by Mark J. McLaughlin
It should come as no surprise to anyone who has even a basic understanding of Atlantic Canada that topics that we now think of as environmental history have long permeated the study of the region. With an Indigenous presence since time immemorial, and as one of the first areas in North America colonized by Europeans, Atlantic Canada has a deep and rich history of humans interacting with local environments. We see this reflected in early scholarship that focussed on the region’s political economy and resource exploitation, and again in works produced since the broadening of academic fields in the second half of the 20th century to include such categories as race and ethnicity, gender, and class.
In keeping with this trend, environmental history topics also abound among the papers scheduled to be presented at the upcoming Atlantic Canada Studies conference, taking place at Mount Allison University from 5-7 May, 2016. Indeed, the intention behind this post is to provide readers with a general breakdown of the environmental history themes and papers present in the conference programme (see the full programme here). It should be noted that all judgements regarding whether or not a particular paper fits within a certain theme, or even whether it can be considered to contain elements of environmental history, are my own, based on the limited information available in the programme, and do not reflect the views of the presenters. Accordingly, I’ve divided the papers into four broad, sometimes interrelated themes: Indigenous peoples, industrialization and economic development, shifting spaces and landscapes, and identities.
Scholarship that examines the lifeways of Indigenous peoples and their relationships with local environments has been steadily increasing within Atlantic Canada Studies in recent decades. While always important, this type of research is now critically so in the wake of Supreme Court decisions and land claims, the rise of the Idle No More movement, and the release of the Truth and Reconciliation Commission report. On the morning of 6 May, there’ll be a panel titled “Resource Extraction and Development in its Place: The Struggle to Recognize Animal Personhood,” featuring papers by Amber Giles, Sherry Pictou, and Travis Wysote. That same morning, Diane Obed and Danielle Root will be presenting on a panel titled “Indigenous Education Beyond the Classroom.” There’ll be another panel titled “First Nations, Land, and Power” on the afternoon of 6 May, with papers by Bill Parenteau and Elizabeth Mancke and Stephen Dutcher. Also on the afternoon of 6 May, on separate panels, John Reid will be presenting on “Cricket, the Retired Feather Merchant, and Settler Colonialism: The Troubled Halifax Sojourn of A.H. Leighton, 1912,” while Dawn Brooks will be presenting on “Indigenous Blueprints for the Imperial Landscape.”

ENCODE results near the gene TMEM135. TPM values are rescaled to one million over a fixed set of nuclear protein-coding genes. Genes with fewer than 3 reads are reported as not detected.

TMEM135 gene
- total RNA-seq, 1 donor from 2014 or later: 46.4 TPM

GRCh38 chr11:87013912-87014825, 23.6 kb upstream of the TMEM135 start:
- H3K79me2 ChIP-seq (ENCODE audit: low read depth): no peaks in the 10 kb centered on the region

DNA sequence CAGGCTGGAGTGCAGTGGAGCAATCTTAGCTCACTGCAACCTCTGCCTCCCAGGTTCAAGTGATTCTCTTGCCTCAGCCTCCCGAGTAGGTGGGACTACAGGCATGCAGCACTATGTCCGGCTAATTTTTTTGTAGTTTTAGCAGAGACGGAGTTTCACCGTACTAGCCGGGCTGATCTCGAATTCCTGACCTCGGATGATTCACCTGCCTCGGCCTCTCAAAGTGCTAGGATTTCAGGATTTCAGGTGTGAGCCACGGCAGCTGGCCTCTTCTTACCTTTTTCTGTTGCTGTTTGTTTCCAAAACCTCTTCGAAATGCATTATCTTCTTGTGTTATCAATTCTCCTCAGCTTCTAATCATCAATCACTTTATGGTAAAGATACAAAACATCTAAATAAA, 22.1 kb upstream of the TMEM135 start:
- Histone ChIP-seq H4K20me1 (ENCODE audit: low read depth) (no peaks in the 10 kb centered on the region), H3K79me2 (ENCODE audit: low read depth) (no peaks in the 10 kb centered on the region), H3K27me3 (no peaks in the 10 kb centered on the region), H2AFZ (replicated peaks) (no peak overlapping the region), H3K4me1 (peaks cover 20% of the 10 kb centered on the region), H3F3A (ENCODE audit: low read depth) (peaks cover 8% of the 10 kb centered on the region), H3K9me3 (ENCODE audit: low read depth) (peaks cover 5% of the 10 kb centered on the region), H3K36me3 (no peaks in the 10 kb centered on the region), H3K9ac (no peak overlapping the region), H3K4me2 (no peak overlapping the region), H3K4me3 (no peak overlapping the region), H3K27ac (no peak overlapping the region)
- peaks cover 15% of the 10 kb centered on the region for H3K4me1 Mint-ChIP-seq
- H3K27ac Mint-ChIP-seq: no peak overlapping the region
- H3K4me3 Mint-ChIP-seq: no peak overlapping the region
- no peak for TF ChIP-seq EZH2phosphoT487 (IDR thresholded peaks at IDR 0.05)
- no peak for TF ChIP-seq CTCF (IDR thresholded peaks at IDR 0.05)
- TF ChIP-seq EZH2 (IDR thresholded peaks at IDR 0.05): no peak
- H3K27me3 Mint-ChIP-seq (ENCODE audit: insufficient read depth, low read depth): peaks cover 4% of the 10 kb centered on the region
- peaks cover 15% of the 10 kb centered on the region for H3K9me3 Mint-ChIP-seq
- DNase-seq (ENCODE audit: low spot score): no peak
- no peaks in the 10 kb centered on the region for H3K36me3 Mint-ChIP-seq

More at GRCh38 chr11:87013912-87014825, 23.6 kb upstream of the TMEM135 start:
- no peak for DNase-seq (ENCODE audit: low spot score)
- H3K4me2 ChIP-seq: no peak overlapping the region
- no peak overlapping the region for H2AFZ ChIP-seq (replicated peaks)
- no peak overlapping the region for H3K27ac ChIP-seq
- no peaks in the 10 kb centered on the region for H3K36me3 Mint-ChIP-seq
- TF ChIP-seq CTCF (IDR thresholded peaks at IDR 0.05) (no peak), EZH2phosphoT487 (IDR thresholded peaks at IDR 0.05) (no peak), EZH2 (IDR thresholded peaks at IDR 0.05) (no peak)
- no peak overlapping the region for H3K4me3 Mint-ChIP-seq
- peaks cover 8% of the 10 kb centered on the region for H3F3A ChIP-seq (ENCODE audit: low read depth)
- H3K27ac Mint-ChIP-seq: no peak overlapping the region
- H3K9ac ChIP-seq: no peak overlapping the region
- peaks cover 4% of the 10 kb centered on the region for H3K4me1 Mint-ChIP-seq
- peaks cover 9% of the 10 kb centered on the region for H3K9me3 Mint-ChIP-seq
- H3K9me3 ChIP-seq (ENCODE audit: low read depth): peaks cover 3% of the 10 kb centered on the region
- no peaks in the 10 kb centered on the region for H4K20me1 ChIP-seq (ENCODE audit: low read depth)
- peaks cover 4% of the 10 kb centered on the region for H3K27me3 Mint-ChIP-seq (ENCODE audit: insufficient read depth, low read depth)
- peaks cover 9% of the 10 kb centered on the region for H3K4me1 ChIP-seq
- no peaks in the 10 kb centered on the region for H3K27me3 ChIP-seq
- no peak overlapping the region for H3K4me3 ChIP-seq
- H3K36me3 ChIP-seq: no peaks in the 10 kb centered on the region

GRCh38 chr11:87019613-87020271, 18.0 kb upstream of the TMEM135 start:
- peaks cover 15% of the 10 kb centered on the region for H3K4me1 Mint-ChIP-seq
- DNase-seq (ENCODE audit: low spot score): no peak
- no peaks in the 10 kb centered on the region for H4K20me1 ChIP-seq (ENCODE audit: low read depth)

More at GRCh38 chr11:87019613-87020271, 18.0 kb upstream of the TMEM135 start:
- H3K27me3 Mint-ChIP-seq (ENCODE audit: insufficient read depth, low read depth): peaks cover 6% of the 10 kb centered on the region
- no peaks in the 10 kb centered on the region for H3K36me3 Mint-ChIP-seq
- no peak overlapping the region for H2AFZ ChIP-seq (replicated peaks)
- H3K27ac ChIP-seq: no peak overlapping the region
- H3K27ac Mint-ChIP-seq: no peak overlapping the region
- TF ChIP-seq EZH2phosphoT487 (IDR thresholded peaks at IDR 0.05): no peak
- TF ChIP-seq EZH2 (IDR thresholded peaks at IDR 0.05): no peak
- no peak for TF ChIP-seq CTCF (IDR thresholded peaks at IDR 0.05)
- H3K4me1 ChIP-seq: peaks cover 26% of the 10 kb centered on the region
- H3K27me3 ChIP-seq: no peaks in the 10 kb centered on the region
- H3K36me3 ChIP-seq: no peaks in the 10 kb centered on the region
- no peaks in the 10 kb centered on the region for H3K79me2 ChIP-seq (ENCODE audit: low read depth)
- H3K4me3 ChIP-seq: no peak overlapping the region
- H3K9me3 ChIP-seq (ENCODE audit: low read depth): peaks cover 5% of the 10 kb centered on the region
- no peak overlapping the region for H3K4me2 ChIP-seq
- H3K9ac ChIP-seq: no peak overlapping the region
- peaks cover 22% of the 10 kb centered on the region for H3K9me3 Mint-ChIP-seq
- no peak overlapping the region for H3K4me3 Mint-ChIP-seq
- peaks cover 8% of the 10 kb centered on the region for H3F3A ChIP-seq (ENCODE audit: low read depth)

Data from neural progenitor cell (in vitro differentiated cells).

Industrialization and economic development has been a common theme within Atlantic Canada Studies since the field’s earliest days, and will definitely be well represented at the conference in early May. Gregory Kennedy and Amelie Montour and Ronald Rudin will be giving papers on the same panel on the morning of 6 May, respectively titled “Shifting Patterns in Response to Environmental Change and Industrialization: Landscape and the Adaptation of the Household Economy in Cocagne, 1871-1921” and “Dam Projects: Local Knowledge and Landscape in the PostWar Maritime Marshlands.” On the afternoon of that same day, there’ll be two panels on Cape Breton and Nova Scotia: “Perspectives on Cape Breton and Nova Scotian Development” (Don Nerbas, Courtney Mrazek, and B.A. Balcom) and “Cape Breton’s Labour History” (David Frank, Claudine Bonner, and Kristoffer Archibald). Aaron Clarke and Lindsay Golding will be presenting late in the day on 6 May, on “Mills and their Importance to Community Infrastructure in 19th-Century New Brunswick.” Finally, Andy Parnaby will be presenting on “‘The counterfeit principles of a free enterprise system’: The Antigonish Movement and the Sydney Steel Crisis of 1967” on the afternoon of 7 May.
Another common environmental history theme at the Atlantic Canada Studies conference will be shifting spaces and landscapes. On separate panels on 6 May, Shawn McCarthy and Beth Jewett will be talking about, respectively, “From Trial to Solace: Beaubears Island’s Emerge as a Public Space” and “Atlantic Canadian Golfscapes: Constructing ‘Natural’ Playing Fields, 1873-1945.” Stephanie Pettigrew, Keith Grant, and Elizabeth Mancke, Adam Nadeau, and David Bell will be on the same panel, also on 6 May, on the subject of “Empire, Law, and the Making of Colonial Societies.” On 7 May, also on the same panel, Miriam Wright will be presenting on “The Chinese Immigrant in the City: Reflections on Race, Class and Gender in the Public Spaces of St. John’s, Newfoundland, 1895-1949,” and Karolyn Smardz Frost will be presenting on “Planting Slavery in Nova Scotia’s Promised Land.” Then later on the same day, Gary Hughes will be giving a paper titled “Changing Landscapes: The European and North American Railway.”
The final theme is identities, which can be deeply intertwined with a sense of place. Martha MacDonald, Shoshannah Ganz, and Vicki Hallett will be on a panel on “The Politics of Culture in Newfoundland” on 6 May. In addition, on 7 May, Christine Harrens, Harvey Amani Whitfield, Ruma Chopra, and Catherine Cottreau-Robins will be on a panel titled “The Early Black Experience in the Maritime Colonies.”
It is exciting to see so many fascinating papers, on a wide variety of topics, in the programme of the upcoming Atlantic Canada Studies conference. It is my hope that this thematic guide will help conference goers locate those papers that are most likely to contain elements of environmental history. Good luck, and happy conferencing.
Mark J. McLaughlin is an Assistant Professor of History and Canadian Studies at the University of Maine.